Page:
Analytical Applications - Pharmaceutical Technology

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PharmTech Europe

Analytical Applications
Several industry experts describe applications in pharmaceutical applications, including on-line total organic carbon analysis, ultra-fast liquid chromatography, rapid microbial testing, and differential scanning calorimetry-Raman Spectroscopy.


Pharmaceutical Technology
Volume 34, pp. s36-s30


Table I (UFLC): Analytical conditions. (TABLE 1 (UFLC) IS COURTESY OF SHIMAZDU SCIENTIFIC INSTRUMENTS)
Results. Figure 1 (UFLC) shows the results of five serial ultra-high-speed analyses of the cold medicine. Using UFLC, the autosampler cycle time becomes a critical factor. The injection speed of the autosampler was 10 s, and the total time for all five analyses took no more than 5 min. This cycle time, in conjunction with a reduction in carryover, increased sample throughput. The run time of a single analysis was shortened, and the total cycle time of the injection sequence and run time was optimized.

Rapid microbial testing

Lori Daane, PhD, vice-president of Celsis Rapid Detection, and Judy Madden, vice-president of Celsis International (Chicago)

Microbiological tests may fall into several categories. Final product-release testing includes microbial limits testing of nonsterile drug products and sterility testing of sterile products. Environmental monitoring tests air, water, surfaces, and personnel for viable microorganisms. Bulk drug products, including active pharmaceutical ingredients and excipients, may be tested for bioburden (1). Rapid microbial screening is used to detect the presence or absence of microbial contamination within 24 h compared with 3–7 days using traditional microbial testing. For example, Celsis AKuScreen is a rapid microbial method that can detect contamination from bacteria, yeast, or mold definitively within 24 h.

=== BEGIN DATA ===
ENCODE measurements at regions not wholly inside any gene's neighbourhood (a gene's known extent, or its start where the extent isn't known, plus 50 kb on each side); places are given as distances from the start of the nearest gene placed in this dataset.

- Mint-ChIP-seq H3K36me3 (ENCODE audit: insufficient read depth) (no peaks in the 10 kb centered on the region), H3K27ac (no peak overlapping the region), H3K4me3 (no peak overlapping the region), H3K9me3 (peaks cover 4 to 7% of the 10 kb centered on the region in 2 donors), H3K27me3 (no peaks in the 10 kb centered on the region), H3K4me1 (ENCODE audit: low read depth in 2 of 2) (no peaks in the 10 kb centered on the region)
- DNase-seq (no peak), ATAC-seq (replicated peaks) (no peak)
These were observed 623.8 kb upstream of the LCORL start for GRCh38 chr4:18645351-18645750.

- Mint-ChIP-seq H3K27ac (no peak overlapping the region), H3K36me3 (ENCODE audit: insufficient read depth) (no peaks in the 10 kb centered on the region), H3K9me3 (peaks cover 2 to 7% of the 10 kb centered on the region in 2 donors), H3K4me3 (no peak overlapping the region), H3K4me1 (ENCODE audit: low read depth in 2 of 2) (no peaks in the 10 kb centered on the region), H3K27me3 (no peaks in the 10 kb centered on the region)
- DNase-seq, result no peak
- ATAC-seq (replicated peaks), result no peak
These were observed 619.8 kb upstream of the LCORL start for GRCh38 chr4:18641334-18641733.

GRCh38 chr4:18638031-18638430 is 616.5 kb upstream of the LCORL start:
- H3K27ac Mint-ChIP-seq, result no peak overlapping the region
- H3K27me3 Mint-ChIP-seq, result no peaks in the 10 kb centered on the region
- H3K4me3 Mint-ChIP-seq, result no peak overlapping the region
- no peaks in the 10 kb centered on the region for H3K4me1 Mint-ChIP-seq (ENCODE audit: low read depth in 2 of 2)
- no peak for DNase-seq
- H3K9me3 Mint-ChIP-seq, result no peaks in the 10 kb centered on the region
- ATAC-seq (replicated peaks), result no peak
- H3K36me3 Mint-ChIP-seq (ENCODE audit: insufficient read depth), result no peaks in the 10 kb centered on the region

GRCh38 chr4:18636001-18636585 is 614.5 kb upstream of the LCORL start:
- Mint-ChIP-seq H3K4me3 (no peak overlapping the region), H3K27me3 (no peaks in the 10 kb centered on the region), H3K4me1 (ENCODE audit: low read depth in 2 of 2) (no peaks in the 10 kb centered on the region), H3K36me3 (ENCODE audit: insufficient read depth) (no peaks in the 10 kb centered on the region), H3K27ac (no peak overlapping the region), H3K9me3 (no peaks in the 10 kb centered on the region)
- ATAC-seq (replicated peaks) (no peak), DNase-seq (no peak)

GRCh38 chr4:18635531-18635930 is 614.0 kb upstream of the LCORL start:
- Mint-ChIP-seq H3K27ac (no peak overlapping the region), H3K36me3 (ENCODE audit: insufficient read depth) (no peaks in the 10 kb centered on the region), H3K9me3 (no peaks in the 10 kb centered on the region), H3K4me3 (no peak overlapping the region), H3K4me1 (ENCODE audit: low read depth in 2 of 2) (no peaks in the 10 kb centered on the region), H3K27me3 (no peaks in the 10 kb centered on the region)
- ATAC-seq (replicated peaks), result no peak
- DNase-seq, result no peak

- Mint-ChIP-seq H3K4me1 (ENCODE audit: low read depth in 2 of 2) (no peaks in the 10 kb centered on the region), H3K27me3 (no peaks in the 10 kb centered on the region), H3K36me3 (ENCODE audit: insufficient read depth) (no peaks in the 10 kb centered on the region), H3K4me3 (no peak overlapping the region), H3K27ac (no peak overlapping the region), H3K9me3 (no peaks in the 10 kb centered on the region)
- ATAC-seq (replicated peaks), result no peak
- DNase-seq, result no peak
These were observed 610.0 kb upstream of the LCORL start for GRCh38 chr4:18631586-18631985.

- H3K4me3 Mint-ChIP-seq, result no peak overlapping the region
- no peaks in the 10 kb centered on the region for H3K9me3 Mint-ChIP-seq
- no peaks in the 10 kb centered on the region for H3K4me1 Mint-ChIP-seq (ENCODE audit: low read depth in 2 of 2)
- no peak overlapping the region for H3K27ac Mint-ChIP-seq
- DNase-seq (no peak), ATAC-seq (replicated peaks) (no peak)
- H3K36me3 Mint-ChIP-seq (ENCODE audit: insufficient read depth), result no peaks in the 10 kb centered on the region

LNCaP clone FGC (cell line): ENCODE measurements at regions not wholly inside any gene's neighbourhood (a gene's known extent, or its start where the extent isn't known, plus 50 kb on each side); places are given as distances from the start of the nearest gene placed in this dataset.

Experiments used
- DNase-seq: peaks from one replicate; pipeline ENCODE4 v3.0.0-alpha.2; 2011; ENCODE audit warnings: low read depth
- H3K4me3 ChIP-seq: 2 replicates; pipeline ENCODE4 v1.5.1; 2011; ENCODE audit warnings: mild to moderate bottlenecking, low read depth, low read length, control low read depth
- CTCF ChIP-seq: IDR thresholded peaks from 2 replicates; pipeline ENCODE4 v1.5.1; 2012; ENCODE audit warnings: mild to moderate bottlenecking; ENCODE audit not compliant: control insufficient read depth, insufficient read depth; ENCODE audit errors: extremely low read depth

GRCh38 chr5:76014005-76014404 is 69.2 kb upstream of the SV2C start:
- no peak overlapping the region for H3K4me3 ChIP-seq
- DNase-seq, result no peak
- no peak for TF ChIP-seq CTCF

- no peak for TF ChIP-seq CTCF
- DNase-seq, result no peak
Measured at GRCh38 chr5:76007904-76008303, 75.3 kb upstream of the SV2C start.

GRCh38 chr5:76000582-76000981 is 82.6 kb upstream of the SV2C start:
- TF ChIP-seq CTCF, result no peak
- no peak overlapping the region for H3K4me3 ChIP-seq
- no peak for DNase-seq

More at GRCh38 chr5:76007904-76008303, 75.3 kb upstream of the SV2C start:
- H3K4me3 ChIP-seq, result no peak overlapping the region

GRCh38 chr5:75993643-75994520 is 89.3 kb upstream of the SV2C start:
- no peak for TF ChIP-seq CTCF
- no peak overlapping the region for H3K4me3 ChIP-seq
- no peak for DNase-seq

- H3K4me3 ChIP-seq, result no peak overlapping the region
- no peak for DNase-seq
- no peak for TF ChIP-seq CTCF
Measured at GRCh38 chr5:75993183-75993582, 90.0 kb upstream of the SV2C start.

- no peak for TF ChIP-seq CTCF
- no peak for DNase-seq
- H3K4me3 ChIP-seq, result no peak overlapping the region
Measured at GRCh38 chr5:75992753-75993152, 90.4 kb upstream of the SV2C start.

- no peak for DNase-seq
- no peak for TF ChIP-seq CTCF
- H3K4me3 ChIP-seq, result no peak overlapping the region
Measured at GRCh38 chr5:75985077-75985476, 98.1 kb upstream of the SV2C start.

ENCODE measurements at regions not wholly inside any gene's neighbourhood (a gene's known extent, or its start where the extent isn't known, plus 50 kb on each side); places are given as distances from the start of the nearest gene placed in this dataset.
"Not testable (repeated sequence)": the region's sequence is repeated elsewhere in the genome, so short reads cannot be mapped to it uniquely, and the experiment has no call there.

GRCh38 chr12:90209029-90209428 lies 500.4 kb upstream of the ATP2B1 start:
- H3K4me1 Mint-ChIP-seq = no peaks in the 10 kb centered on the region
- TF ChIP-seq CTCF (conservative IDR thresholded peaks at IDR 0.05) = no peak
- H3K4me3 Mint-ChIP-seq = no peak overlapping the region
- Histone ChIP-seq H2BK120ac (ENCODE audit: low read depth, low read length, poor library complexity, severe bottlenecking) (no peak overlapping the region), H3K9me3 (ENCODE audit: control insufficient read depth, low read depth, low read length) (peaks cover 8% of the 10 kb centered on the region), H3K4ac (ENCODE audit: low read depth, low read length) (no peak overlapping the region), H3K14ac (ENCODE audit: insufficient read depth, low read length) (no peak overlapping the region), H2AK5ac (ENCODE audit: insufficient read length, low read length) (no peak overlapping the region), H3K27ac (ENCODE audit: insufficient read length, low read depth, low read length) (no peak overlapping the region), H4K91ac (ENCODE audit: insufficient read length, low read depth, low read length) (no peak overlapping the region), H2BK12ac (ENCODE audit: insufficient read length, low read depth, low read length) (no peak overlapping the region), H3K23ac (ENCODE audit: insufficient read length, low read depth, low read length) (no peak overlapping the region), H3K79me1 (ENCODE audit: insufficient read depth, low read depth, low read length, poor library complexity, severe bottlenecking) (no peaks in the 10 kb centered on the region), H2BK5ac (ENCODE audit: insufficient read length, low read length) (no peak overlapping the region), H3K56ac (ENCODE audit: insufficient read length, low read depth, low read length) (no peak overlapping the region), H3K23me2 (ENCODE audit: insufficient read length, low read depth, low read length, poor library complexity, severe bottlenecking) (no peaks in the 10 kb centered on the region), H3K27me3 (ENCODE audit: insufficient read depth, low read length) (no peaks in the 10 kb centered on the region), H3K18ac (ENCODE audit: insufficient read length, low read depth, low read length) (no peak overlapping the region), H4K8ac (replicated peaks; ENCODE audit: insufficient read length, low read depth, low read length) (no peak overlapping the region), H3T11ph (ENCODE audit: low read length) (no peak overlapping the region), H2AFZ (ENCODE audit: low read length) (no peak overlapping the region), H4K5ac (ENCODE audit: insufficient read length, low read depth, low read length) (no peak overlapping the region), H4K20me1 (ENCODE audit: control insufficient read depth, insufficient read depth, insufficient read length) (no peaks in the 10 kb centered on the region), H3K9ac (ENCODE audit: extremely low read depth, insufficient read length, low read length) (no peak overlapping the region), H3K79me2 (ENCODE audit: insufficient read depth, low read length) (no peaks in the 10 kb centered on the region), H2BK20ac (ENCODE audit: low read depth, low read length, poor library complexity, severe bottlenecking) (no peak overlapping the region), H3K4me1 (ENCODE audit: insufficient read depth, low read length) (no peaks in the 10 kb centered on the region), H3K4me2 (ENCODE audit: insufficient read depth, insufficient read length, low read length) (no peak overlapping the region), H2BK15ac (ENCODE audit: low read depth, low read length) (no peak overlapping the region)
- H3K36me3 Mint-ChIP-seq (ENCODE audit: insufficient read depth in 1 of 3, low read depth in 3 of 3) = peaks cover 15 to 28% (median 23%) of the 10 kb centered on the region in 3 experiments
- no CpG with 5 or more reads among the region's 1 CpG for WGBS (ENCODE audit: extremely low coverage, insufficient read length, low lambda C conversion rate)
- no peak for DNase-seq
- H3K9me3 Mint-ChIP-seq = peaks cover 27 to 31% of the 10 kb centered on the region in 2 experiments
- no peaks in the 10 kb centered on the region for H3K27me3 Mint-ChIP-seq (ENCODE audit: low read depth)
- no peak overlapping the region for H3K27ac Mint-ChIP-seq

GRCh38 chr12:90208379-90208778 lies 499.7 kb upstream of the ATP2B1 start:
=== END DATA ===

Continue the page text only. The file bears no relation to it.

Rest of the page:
ATP bioluminescence. Rapid microbial methods can be based on adenosine triphosphate (ATP) bioluminescence, which is commonly known as the firefly luciferase reaction as follows, where AMP is adenosine monophosphate and PPi is inorganic phosophate (2):




ATP drives the reaction, which emits light that is measured in a luminometer. ATP is present in all living cells. If microbial contamination is present, the reaction moves forward, and light is emitted. Because definitive detection is based on having a sufficient quantity of microbial ATP present to generate a light signal that is distinguishable from sample background, detection becomes more difficult if the sample contains nonmicrobial ATP. Enzyme and molecular-based technologies, such as adenylate kinase (AK) or AK-amplified assays (i.e., Celsis AKuScreen, Celsis), allow bacteria to be detected in 18 h and yeast and mold in 24 h. The AKuScreen assay uses microbial adenylate kinase (AK) to generate ATP in a reaction that is not constrained by the finite amount of metabolic ATP available in the standard bioluminescence assay. The generation or amplification of ATP beyond that inherent in the assayed sample is accomplished via the enzyme-catalyzed and reversible reaction as follows:

The AK reaction uses adenosine diphosphate (ADP) and microbial AK to catalyze the production of ATP. The produced ATP is detected and measured using the traditional firefly luciferase reaction. The longer the AK reaction is allowed to proceed in the presence of an adequate supply of ADP, the more ATP is generated and the greater the bioluminescence signal and the resulting assay sensitivity. Assuming the ratio of AK and ATP in a typical bacterium and a reaction turnover number of 40,000, approximately 40 times as much ATP as originally represented by microbial ATP can by generated per minute by the AK reaction (2, 3). Similarly, if the reaction is allowed to continue for 25 min, the amount of ATP can be 1000 times more than what was originally present, allowing the test-enrichment period and time-to-result to be reduced.


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